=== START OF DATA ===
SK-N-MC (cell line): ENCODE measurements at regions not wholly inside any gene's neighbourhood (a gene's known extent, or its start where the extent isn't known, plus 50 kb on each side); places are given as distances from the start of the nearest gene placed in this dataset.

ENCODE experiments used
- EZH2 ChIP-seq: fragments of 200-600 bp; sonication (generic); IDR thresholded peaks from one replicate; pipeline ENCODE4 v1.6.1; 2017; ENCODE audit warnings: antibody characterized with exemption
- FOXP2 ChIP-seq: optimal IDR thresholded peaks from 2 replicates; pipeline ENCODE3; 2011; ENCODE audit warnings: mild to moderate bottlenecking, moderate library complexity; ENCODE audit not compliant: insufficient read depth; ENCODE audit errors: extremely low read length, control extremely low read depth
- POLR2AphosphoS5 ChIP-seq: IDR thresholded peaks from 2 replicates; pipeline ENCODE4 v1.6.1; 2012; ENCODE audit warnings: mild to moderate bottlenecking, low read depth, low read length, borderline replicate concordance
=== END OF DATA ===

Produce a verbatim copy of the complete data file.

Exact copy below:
SK-N-MC (cell line): ENCODE measurements at regions not wholly inside any gene's neighbourhood (a gene's known extent, or its start where the extent isn't known, plus 50 kb on each side); places are given as distances from the start of the nearest gene placed in this dataset.

ENCODE experiments used
- EZH2 ChIP-seq: fragments of 200-600 bp; sonication (generic); IDR thresholded peaks from one replicate; pipeline ENCODE4 v1.6.1; 2017; ENCODE audit warnings: antibody characterized with exemption
- FOXP2 ChIP-seq: optimal IDR thresholded peaks from 2 replicates; pipeline ENCODE3; 2011; ENCODE audit warnings: mild to moderate bottlenecking, moderate library complexity; ENCODE audit not compliant: insufficient read depth; ENCODE audit errors: extremely low read length, control extremely low read depth
- POLR2AphosphoS5 ChIP-seq: IDR thresholded peaks from 2 replicates; pipeline ENCODE4 v1.6.1; 2012; ENCODE audit warnings: mild to moderate bottlenecking, low read depth, low read length, borderline replicate concordance